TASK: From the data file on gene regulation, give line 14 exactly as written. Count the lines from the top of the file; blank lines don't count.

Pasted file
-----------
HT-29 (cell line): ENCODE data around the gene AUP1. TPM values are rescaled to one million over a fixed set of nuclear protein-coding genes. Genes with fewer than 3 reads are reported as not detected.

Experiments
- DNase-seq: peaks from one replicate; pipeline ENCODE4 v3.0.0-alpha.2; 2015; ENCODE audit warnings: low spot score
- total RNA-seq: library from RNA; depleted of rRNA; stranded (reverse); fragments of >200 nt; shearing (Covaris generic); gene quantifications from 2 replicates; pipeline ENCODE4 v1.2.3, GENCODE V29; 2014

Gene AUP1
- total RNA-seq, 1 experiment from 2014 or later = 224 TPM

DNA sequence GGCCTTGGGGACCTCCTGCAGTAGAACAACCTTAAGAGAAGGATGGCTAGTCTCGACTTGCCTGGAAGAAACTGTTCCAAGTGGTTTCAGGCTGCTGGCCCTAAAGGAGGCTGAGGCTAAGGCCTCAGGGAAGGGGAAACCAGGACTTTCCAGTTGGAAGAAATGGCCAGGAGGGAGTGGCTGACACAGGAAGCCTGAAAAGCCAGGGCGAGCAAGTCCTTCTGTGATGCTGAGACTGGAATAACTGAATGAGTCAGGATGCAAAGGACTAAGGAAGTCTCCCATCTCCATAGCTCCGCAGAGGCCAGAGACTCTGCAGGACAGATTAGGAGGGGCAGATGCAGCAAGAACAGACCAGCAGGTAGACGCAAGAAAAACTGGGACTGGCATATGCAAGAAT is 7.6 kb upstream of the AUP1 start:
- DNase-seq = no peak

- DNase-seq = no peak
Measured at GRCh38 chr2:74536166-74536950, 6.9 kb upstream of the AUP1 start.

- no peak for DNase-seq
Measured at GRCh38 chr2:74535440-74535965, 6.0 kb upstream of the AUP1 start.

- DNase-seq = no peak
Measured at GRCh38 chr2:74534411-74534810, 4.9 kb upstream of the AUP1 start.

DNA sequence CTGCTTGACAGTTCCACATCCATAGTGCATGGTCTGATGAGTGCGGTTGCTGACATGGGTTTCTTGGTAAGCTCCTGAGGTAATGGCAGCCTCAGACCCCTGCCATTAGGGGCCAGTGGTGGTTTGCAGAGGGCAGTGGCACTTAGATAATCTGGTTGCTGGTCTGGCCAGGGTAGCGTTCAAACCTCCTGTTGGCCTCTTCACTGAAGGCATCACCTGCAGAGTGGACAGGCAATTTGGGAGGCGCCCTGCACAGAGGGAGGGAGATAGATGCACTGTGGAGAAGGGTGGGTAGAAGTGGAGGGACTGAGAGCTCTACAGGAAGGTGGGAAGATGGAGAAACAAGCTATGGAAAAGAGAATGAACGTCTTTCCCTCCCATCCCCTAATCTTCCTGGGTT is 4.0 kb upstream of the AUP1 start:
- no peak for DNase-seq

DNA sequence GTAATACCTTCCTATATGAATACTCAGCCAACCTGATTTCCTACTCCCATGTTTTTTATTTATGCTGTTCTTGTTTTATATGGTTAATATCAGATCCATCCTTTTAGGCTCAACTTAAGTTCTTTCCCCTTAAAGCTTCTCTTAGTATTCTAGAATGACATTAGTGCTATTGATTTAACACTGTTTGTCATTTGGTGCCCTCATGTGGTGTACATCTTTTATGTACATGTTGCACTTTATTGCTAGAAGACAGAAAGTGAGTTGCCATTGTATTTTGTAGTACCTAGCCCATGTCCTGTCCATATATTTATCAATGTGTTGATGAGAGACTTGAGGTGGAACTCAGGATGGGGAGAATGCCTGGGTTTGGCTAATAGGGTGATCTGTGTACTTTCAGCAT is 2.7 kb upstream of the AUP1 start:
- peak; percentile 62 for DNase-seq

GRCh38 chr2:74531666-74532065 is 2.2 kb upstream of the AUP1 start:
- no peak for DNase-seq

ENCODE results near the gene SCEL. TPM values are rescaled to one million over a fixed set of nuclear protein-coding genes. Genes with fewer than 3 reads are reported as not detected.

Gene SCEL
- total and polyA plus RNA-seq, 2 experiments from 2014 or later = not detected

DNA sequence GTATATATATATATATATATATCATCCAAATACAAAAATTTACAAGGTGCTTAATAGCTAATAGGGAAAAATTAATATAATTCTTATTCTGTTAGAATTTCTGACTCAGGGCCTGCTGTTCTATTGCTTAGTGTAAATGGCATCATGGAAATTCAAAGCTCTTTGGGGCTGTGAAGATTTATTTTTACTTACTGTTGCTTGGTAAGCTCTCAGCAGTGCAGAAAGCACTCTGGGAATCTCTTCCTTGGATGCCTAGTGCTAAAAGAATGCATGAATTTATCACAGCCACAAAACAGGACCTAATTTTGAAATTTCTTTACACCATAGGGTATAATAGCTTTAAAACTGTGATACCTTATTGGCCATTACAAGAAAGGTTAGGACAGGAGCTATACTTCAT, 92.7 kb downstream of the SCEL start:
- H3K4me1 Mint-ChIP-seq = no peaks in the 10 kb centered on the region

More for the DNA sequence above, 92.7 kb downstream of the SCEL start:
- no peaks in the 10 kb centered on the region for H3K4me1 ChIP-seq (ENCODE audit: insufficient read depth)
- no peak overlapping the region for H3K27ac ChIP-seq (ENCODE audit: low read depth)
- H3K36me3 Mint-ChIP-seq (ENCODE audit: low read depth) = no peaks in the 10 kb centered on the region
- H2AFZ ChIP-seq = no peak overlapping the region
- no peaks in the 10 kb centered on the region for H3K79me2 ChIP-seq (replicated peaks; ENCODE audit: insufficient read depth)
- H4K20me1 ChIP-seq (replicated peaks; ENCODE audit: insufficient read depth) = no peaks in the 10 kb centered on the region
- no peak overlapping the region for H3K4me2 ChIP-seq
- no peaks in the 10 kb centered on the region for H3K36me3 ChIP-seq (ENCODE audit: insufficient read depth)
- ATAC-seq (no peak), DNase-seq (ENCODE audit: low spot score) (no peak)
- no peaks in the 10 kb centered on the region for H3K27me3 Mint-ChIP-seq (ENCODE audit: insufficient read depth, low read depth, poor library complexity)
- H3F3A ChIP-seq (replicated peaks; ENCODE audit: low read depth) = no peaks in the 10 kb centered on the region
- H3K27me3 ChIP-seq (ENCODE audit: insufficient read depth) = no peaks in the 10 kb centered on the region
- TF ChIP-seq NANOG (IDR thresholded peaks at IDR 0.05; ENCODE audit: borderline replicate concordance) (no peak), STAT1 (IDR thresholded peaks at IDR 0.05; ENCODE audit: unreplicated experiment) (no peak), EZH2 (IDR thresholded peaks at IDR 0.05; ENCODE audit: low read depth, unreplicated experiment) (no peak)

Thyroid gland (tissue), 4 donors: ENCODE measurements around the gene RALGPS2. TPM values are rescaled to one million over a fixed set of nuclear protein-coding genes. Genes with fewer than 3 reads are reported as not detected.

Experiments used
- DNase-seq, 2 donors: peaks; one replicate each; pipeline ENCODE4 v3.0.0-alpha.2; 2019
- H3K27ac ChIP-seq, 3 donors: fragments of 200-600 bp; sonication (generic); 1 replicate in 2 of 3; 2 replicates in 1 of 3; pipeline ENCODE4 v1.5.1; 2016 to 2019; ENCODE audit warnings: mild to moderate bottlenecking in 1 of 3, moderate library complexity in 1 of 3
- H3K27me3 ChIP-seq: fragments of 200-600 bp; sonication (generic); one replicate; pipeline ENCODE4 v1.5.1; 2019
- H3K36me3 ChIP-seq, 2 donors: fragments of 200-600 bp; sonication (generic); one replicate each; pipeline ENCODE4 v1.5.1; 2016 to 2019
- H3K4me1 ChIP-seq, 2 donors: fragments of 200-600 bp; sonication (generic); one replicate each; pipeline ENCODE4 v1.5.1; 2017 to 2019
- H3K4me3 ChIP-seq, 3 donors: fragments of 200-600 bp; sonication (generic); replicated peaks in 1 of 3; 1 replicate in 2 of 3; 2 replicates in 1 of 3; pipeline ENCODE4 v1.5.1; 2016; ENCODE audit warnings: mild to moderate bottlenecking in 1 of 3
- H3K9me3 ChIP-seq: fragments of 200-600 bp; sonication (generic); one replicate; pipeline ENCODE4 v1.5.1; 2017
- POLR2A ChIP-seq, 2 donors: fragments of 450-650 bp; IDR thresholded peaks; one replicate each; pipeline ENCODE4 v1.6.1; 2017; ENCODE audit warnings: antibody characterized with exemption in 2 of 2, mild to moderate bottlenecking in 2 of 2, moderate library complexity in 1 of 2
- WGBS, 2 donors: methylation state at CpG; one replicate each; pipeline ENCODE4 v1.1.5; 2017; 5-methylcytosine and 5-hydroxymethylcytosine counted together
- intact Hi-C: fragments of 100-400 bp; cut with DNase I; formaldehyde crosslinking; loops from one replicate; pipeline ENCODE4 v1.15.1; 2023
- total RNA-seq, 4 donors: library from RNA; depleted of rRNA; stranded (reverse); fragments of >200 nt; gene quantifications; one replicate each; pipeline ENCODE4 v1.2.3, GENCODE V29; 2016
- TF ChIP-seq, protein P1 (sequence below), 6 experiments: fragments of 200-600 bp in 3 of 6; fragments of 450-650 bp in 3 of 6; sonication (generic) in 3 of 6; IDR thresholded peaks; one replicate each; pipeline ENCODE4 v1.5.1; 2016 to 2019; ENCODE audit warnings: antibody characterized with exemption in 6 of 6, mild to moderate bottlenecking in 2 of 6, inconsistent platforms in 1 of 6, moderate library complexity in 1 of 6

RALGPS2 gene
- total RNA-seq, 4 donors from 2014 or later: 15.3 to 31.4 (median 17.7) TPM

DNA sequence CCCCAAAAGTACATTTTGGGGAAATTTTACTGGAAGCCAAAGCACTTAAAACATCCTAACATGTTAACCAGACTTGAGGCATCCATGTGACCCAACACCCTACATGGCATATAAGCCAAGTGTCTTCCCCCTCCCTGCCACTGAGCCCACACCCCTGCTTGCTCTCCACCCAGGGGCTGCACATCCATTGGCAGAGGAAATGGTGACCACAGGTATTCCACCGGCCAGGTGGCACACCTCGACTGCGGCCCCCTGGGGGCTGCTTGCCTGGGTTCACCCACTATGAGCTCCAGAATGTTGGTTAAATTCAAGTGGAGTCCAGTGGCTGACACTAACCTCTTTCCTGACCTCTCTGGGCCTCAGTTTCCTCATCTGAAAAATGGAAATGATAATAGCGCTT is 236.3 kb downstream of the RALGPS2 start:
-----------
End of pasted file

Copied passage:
Measured at GRCh38 chr2:74534411-74534810, 4.9 kb upstream of the AUP1 start.